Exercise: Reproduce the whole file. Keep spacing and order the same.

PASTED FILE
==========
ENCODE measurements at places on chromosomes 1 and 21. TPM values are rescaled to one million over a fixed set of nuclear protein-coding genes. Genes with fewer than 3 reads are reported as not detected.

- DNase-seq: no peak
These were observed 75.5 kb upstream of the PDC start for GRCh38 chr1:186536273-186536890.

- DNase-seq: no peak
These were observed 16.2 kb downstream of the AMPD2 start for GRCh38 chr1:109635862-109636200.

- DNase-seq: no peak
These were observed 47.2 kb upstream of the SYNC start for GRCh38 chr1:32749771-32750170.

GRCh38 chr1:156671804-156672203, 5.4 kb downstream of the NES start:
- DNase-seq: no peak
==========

ENCODE measurements at places on chromosomes 1 and 21. TPM values are rescaled to one million over a fixed set of nuclear protein-coding genes. Genes with fewer than 3 reads are reported as not detected.

- DNase-seq: no peak
These were observed 75.5 kb upstream of the PDC start for GRCh38 chr1:186536273-186536890.

- DNase-seq: no peak
These were observed 16.2 kb downstream of the AMPD2 start for GRCh38 chr1:109635862-109636200.

- DNase-seq: no peak
These were observed 47.2 kb upstream of the SYNC start for GRCh38 chr1:32749771-32750170.

GRCh38 chr1:156671804-156672203, 5.4 kb downstream of the NES start:
- DNase-seq: no peak